A sociolinguistic study of English negation in Manitoba

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Hadei, Marzieh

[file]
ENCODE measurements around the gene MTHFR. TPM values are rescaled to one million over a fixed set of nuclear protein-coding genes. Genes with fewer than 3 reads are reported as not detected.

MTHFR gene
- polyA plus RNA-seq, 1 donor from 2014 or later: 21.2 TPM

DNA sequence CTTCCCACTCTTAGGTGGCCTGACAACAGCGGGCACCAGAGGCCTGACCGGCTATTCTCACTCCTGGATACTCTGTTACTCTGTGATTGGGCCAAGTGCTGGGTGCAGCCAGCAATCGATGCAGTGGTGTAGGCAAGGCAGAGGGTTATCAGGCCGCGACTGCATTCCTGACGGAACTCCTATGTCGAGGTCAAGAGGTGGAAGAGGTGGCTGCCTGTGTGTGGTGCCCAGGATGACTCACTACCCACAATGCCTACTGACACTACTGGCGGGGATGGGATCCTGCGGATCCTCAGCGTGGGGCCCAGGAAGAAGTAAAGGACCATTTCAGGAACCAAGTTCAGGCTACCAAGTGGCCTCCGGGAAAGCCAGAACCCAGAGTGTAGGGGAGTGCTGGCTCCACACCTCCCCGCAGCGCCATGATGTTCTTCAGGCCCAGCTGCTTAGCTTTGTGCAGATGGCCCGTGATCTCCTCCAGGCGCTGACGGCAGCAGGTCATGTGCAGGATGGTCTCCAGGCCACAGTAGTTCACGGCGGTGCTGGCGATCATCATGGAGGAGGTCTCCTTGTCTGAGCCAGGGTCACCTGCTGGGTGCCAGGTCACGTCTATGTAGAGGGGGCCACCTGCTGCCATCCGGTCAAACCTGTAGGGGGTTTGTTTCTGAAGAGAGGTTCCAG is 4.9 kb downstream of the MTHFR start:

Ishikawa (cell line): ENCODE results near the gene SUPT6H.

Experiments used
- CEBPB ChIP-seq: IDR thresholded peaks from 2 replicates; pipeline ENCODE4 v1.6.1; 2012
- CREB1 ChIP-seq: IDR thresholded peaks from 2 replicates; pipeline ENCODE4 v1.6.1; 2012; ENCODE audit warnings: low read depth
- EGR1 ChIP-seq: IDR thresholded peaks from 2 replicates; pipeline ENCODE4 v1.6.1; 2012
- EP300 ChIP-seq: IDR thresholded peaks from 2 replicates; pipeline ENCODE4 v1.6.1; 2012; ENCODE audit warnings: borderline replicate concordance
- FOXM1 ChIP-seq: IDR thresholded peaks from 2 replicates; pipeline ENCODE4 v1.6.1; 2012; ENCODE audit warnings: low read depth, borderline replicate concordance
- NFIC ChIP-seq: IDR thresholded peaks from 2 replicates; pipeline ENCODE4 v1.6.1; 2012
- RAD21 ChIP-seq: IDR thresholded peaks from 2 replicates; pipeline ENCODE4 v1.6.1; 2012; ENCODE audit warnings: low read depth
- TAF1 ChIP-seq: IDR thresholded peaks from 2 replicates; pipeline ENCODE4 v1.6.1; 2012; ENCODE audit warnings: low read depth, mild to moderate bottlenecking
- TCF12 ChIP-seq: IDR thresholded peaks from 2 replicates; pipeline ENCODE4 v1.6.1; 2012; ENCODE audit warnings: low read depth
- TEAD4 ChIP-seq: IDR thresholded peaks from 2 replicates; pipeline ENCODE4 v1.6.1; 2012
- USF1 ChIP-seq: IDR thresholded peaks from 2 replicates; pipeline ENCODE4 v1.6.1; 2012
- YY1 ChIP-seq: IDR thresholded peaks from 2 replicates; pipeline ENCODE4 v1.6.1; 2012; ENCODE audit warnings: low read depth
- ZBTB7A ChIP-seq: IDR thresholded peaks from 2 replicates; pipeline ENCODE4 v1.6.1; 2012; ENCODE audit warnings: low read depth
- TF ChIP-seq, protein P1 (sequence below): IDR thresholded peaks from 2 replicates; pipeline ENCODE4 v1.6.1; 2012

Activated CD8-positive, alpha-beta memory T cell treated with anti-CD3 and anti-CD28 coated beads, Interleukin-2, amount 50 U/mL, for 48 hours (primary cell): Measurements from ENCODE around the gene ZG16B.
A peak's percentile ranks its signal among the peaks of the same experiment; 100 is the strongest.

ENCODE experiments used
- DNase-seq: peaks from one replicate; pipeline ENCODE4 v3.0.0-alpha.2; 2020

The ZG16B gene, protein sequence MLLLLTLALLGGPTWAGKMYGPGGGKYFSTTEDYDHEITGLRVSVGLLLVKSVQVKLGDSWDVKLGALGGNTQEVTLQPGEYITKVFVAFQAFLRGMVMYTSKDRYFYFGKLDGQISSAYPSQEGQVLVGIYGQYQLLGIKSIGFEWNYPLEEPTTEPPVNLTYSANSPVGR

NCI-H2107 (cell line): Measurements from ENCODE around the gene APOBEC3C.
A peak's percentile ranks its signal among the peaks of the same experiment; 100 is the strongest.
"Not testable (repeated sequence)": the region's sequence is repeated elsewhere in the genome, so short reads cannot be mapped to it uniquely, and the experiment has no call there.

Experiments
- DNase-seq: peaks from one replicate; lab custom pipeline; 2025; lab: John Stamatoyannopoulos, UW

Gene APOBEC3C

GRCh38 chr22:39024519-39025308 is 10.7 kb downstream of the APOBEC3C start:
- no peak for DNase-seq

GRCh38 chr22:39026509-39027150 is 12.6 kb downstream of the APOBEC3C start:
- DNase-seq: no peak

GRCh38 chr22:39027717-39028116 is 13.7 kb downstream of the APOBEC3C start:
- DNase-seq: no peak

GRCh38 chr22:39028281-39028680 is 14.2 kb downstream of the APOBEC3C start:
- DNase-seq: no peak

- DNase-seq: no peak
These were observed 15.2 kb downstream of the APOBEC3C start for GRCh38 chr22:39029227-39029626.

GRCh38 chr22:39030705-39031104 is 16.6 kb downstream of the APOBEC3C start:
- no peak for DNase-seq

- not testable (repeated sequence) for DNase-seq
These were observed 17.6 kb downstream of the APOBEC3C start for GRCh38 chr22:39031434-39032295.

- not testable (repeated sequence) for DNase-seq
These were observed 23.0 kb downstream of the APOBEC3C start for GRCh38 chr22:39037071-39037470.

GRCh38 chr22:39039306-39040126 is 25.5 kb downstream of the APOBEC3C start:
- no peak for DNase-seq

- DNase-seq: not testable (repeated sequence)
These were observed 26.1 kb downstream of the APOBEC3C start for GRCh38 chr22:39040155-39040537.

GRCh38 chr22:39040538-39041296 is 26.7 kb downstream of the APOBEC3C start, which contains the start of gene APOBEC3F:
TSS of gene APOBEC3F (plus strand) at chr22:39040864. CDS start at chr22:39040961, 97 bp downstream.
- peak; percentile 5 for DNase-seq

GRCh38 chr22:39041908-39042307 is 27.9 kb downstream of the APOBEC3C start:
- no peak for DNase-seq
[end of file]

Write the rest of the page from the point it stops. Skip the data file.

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Negation is a linguistically universal phenomenon (Dahl, 1979); however, it may be expressed differently within and across languages (Miestamo, 2005). This study pursues an explanation of variation in English negation in Manitoba and uses a corpus of interviews recorded in Winnipeg, Steinbach, and Altona-Winkler-Morden. It investigates the variable use of three forms of English negation: no-negation (e.g., I have no food), not-negation (e.g., I don’t have any food) and negative concord (e.g., I don’t have no food). This research concentrates on both linguistic and social factors through the lens of variationist sociolinguistics. It aims to explore how different linguistic factors i.e., verb type and indefinite pronoun and social factors i.e., generation, gender, socioeconomic status, rurality, religious affiliation and first language impact the variation of English negation in Manitoba. This research, in particular, investigates whether there is a change in progress in English negation in Manitoba. The most obvious finding to emerge from this study is that linguistic factors have a more robust effect on the variation of English negation than social factors. While lexical verbs strongly favour not-negation, functional verbs significantly disfavour this variant. This study supports Tottie’s (1991 b) hypothesis that high frequency verbs like functional verbs tend to appear with no-negation and low frequency verbs like lexical verbs favour not-negation. The findings show that although there is no obvious change in progress among generations, there is a split between older generations and younger generations. Low German L1 speakers also prefer no-negation in their conversations more than English L1 speakers. This study suggests that according to shortest path principle (Wald, 1996) these speakers transfer their L1 form of negation into their L2. Location also shows significant impact on the variation of English negation, with Steinbach having the highest rate of no-negation among all locations.